While attending a wedding party this weekend, a conversation on Cambodia led me to realize it has been exactly one year since I moved back home. I remember when I was getting ready to move to Asia like it was yesterday. At the time, a lot of my friends were worried I was giving up on the momentum I had achieved and were not sure I was making the right decision for my career. You already know how enriching that experience was for me.

The past year has been full of professional and personal development highs for me. I have been working at the Jacksonville Chamber since August and have enjoyed every minute of it. I am managing a cutting edge project with the goal of improving our region's college attainment rate from 36% to 60% by 2025. You have no idea how baffling this statistic is for all the locals. People just assume everyone goes to college and graduates when in reality more than half don't.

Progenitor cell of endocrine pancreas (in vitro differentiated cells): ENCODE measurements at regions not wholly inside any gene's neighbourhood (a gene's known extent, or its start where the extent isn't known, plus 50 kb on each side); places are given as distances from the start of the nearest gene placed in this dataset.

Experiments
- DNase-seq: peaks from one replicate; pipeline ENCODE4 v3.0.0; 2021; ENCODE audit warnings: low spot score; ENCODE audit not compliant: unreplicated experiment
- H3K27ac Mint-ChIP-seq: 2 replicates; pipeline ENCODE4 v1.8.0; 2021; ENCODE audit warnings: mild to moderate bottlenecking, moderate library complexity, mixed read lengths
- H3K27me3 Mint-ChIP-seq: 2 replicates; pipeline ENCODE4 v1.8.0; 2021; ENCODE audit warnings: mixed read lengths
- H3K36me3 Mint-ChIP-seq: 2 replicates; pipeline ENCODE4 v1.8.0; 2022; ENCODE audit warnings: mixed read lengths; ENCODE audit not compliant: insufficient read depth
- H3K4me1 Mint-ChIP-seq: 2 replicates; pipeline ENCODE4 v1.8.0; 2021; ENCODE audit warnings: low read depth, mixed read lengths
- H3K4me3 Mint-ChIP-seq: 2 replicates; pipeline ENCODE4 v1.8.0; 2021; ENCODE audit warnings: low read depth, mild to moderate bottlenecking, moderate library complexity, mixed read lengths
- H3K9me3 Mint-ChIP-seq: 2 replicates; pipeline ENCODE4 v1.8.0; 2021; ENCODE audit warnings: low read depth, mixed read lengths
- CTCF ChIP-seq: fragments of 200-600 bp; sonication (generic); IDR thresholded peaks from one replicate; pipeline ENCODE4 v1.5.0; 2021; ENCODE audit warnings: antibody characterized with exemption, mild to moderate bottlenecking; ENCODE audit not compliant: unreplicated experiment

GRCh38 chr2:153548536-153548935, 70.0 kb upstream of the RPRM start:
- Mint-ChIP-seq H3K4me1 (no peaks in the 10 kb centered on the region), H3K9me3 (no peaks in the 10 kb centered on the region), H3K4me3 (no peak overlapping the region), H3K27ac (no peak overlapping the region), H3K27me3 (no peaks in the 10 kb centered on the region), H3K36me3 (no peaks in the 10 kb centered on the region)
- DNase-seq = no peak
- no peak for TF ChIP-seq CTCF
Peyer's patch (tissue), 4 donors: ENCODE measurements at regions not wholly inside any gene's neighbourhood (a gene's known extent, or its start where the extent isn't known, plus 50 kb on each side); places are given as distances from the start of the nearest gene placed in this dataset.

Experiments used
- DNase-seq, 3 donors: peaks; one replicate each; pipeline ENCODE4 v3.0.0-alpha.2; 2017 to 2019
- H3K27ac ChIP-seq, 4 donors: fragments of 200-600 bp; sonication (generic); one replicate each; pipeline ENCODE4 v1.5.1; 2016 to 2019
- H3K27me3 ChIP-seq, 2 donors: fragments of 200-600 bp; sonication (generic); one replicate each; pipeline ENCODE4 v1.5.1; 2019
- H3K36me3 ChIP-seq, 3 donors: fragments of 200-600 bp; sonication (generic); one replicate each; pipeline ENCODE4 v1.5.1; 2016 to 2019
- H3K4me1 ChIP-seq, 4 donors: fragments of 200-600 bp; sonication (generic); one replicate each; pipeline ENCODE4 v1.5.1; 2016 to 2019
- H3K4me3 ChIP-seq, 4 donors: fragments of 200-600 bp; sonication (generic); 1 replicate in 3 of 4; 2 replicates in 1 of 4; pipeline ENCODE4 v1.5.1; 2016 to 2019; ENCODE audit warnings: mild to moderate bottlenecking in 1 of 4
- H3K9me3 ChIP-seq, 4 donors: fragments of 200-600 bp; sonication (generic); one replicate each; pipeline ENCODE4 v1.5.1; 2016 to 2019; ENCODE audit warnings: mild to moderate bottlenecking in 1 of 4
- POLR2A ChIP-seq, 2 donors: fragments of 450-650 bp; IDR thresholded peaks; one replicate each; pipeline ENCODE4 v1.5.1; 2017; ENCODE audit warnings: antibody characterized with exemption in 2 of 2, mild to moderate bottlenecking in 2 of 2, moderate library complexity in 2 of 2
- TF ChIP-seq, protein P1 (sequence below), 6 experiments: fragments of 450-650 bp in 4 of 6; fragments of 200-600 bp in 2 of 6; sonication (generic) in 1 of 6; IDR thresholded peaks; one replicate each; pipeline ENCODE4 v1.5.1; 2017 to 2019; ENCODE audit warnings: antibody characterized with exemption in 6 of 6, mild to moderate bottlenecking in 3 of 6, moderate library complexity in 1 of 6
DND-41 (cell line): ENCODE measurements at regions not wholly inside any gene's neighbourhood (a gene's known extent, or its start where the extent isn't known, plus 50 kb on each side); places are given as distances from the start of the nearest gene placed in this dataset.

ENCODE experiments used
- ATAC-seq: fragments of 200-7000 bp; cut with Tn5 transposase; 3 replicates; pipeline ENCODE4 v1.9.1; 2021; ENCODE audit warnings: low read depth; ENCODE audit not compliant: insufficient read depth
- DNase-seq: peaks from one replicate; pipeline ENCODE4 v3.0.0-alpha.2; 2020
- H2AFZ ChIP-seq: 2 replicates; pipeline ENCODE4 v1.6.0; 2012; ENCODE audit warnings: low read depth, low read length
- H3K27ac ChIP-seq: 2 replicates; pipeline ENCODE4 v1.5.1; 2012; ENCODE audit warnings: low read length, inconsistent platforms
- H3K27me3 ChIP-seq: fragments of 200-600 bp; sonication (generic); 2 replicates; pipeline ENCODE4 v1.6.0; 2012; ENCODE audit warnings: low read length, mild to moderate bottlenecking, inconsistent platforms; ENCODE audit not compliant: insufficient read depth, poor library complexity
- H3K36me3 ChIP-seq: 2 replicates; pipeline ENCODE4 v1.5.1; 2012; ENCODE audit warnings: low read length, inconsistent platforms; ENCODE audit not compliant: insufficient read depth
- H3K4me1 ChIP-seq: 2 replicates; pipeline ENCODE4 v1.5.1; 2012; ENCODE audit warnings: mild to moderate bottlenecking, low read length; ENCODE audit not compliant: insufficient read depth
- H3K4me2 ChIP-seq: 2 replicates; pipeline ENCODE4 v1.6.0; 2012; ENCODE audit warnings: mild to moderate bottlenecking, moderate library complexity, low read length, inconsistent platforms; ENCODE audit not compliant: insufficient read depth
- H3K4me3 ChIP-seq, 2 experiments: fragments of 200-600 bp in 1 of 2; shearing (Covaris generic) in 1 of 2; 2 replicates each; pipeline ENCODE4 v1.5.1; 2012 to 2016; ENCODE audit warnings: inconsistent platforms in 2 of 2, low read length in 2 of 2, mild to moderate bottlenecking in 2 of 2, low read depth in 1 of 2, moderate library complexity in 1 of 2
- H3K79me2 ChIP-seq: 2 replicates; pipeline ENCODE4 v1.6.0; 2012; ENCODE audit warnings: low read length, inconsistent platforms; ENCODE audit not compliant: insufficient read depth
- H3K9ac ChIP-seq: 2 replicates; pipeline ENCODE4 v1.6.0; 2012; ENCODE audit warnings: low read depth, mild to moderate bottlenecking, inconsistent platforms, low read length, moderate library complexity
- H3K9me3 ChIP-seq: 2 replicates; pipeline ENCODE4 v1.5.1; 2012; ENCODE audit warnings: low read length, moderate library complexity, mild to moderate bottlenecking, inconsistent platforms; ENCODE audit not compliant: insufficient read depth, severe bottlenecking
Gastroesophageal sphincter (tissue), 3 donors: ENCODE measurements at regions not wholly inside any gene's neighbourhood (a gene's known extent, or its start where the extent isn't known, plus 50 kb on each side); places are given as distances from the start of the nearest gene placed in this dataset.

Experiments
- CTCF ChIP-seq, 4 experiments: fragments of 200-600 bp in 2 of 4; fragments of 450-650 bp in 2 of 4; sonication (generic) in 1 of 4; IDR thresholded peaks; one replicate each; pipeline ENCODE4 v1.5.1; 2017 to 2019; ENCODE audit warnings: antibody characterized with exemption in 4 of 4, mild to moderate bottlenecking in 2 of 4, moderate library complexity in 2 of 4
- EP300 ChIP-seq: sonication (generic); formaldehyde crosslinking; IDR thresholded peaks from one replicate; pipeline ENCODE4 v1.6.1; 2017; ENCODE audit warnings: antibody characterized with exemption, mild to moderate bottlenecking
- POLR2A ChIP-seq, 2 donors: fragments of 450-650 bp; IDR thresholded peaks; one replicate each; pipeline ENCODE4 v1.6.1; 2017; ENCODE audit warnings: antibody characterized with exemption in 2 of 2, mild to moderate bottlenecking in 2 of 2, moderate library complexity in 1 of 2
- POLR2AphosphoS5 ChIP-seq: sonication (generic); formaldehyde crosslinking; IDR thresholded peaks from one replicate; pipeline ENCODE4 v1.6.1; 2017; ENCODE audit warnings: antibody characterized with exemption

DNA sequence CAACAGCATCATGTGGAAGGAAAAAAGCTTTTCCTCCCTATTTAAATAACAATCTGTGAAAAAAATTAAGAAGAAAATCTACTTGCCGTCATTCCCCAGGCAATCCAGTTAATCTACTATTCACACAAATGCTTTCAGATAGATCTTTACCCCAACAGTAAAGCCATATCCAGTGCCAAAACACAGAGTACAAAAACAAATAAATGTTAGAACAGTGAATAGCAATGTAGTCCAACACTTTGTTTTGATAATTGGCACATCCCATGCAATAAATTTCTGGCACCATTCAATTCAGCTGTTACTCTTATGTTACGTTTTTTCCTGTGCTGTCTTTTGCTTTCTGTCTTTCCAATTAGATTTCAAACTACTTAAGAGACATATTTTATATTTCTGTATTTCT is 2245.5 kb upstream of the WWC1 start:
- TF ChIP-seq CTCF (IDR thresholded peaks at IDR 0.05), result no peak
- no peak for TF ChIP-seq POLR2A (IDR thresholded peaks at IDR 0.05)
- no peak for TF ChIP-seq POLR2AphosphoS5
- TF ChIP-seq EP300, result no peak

I also recently learned that I am an Aspen Ideas Festival Scholar for 2015 and part of  Leadership Jacksonville Class of 2016. Both programs present an opportunity to engage with a dedicated group of leaders, locally, nationally and worldwide.

The amount of support and advice I have received in Jacksonville has been unbelievable. I've said this before and I'll say it again but the women here have helped me in countless ways. They have made themselves available for multiple coffee dates and lots of honest feedback sessions. 

The pressure to be great is huge because I don't want to let anyone down. But it is also the motivation to keep going and to keep setting higher expectations for myself. I have never felt a greater sense of community then I do now in Jacksonville. I am excited to be part of the change and can't wait to see what comes next.